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Iran claims rise in foreign tourism can replace oil income

About 7.8 million tourists visited Iran in the last Iranian calendar year (ended March 20, 2019) registering a 52.5% growth compared with the previous year, the deputy head of the Islamic Republic's Cultural Heritage, Handcrafts and Tourism Organization (CHHTO) said.

"A majority of foreign tourists visiting Iran last year were from neighboring countries as well as European and American countries," the government's official news agency (IRNA) cited Vali Teymouri as saying on Thursday, May 2.

Based on the latest statistics presented by the World Tourism Organization (WTO), in 2017, only 4,867,000 foreign tourists traveled to Iran which indicates to a 1.5% and 7% drop, compared with the previous years, 2016 and 2015, respectively.

The Iranian national currency, the rial lost declined almost fourfold against the dollar in 2018 which encouraged more foreigners to travel to Iran.

The majority of foreigners visiting Iran are either pilgrims to the Shi'ites' holy sites in the country or tourists hunting for cheaper goods and products.

They were scandals in 2018 regarding Iraqi and other visitors from regional countries who simply come to buy goods that are offered cheaper in Iran due to a falling currency or for sex tourism.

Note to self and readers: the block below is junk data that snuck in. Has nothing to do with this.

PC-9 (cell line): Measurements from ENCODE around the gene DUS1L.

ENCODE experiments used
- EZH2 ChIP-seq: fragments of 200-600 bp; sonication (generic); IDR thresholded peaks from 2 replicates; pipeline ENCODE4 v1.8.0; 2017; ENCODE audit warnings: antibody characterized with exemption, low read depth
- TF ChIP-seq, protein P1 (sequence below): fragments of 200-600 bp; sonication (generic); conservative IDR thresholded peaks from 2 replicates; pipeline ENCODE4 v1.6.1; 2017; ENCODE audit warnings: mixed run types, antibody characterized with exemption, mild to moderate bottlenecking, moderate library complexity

The head of Iran's Cultural Heritage, Handicraft and Tourism Organization, Ali Asghar Mounesan, has also admitted that the lower cost of Iran travel packages was the critical factor that made the country more attractive for foreigners.

Mounesan has gone further by saying that revenues from tourism can replace those of the oil sector. However, he did not disclose tourism revenues.

This claim is a clear overestimation, when in normal conditions, Iran can easily have $45 billion export income annually from oil, based on $60 per barrel sale price.

Turkey, with a long tradition of tourism, more accessible geographic location, a free social environment and Mediterranean beaches had a total tourism income of $29.5 billion in 2018.

But this does not mean Iran should not try to develop its tourism industry, which would depend on infrastructure and security.

Iran had had a tradition of arresting foreigners and dual-nationals visiting the country. Currently several foreign nationals and dual-nationals are imprisoned in Iran on dubious charges.

Just last April, Iran’s foreign minister Mohammad Javad Zarif offered to exchange prisoners with the West. At issue were the same detainees Iran has held without due process of law.

Iran is still much farther away from achieving any tourism goal even close to that of Turkey.

"Iran has 157 four- and five-star hotels, and by the end of President Hassan Rouhani's second term in 2021, the figure will increase to 210. When the infrastructures are complete, income from tourism will replace oil revenues," Mounesan boasted in a tweet recently.

Nonetheless, many experts beg to differ with Mounesan.

Mohammad-Ali Ashraf Vaqefi, the deputy head of Iranian Tour Operators Association, believes that tourism has the potential to replace oil revenues, provided the sector gets the attention it deserves.

Furthermore, Vaqefi notes that Iran's tourism is suffering from inadequate infrastructure in tandem with a negative image worldwide.
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